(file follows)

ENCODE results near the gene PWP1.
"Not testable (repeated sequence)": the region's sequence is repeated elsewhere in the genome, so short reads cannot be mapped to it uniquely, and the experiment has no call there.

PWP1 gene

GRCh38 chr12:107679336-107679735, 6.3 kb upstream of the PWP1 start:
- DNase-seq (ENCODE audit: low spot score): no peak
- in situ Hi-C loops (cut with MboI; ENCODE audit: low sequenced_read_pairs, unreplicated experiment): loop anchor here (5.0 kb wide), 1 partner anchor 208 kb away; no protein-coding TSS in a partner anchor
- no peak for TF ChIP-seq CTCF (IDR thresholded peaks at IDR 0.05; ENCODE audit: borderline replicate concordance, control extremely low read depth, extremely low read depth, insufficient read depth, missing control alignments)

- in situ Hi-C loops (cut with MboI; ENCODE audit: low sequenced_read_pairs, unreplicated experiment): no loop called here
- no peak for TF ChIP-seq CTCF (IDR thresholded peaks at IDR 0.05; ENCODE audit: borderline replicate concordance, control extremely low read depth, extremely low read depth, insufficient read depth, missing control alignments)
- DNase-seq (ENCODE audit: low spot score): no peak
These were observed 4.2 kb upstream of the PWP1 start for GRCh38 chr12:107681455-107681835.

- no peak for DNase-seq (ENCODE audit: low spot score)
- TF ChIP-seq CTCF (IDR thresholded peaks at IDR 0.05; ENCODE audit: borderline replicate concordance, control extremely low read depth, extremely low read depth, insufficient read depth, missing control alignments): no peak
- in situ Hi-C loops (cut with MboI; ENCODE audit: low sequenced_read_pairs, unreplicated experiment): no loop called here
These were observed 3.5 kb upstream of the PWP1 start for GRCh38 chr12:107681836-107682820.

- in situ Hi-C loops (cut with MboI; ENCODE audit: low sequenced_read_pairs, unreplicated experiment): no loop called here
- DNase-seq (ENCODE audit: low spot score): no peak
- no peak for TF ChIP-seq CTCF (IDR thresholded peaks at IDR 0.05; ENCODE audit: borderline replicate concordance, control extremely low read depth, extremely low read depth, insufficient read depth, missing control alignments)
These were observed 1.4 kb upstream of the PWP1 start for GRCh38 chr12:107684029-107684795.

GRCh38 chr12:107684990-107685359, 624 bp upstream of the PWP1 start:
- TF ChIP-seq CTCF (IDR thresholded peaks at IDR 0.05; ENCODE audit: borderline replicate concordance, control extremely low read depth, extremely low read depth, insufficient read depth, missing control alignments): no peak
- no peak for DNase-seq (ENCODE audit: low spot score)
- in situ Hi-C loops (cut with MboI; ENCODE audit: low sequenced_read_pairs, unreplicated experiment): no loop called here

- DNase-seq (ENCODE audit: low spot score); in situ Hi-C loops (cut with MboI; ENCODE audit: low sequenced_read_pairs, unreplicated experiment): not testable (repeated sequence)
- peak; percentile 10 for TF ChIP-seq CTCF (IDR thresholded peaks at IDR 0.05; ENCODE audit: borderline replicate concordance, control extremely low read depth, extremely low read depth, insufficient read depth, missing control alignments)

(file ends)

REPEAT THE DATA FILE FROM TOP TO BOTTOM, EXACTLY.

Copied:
ENCODE results near the gene PWP1.
"Not testable (repeated sequence)": the region's sequence is repeated elsewhere in the genome, so short reads cannot be mapped to it uniquely, and the experiment has no call there.

PWP1 gene

GRCh38 chr12:107679336-107679735, 6.3 kb upstream of the PWP1 start:
- DNase-seq (ENCODE audit: low spot score): no peak
- in situ Hi-C loops (cut with MboI; ENCODE audit: low sequenced_read_pairs, unreplicated experiment): loop anchor here (5.0 kb wide), 1 partner anchor 208 kb away; no protein-coding TSS in a partner anchor
- no peak for TF ChIP-seq CTCF (IDR thresholded peaks at IDR 0.05; ENCODE audit: borderline replicate concordance, control extremely low read depth, extremely low read depth, insufficient read depth, missing control alignments)

- in situ Hi-C loops (cut with MboI; ENCODE audit: low sequenced_read_pairs, unreplicated experiment): no loop called here
- no peak for TF ChIP-seq CTCF (IDR thresholded peaks at IDR 0.05; ENCODE audit: borderline replicate concordance, control extremely low read depth, extremely low read depth, insufficient read depth, missing control alignments)
- DNase-seq (ENCODE audit: low spot score): no peak
These were observed 4.2 kb upstream of the PWP1 start for GRCh38 chr12:107681455-107681835.

- no peak for DNase-seq (ENCODE audit: low spot score)
- TF ChIP-seq CTCF (IDR thresholded peaks at IDR 0.05; ENCODE audit: borderline replicate concordance, control extremely low read depth, extremely low read depth, insufficient read depth, missing control alignments): no peak
- in situ Hi-C loops (cut with MboI; ENCODE audit: low sequenced_read_pairs, unreplicated experiment): no loop called here
These were observed 3.5 kb upstream of the PWP1 start for GRCh38 chr12:107681836-107682820.

- in situ Hi-C loops (cut with MboI; ENCODE audit: low sequenced_read_pairs, unreplicated experiment): no loop called here
- DNase-seq (ENCODE audit: low spot score): no peak
- no peak for TF ChIP-seq CTCF (IDR thresholded peaks at IDR 0.05; ENCODE audit: borderline replicate concordance, control extremely low read depth, extremely low read depth, insufficient read depth, missing control alignments)
These were observed 1.4 kb upstream of the PWP1 start for GRCh38 chr12:107684029-107684795.

GRCh38 chr12:107684990-107685359, 624 bp upstream of the PWP1 start:
- TF ChIP-seq CTCF (IDR thresholded peaks at IDR 0.05; ENCODE audit: borderline replicate concordance, control extremely low read depth, extremely low read depth, insufficient read depth, missing control alignments): no peak
- no peak for DNase-seq (ENCODE audit: low spot score)
- in situ Hi-C loops (cut with MboI; ENCODE audit: low sequenced_read_pairs, unreplicated experiment): no loop called here

- DNase-seq (ENCODE audit: low spot score); in situ Hi-C loops (cut with MboI; ENCODE audit: low sequenced_read_pairs, unreplicated experiment): not testable (repeated sequence)
- peak; percentile 10 for TF ChIP-seq CTCF (IDR thresholded peaks at IDR 0.05; ENCODE audit: borderline replicate concordance, control extremely low read depth, extremely low read depth, insufficient read depth, missing control alignments)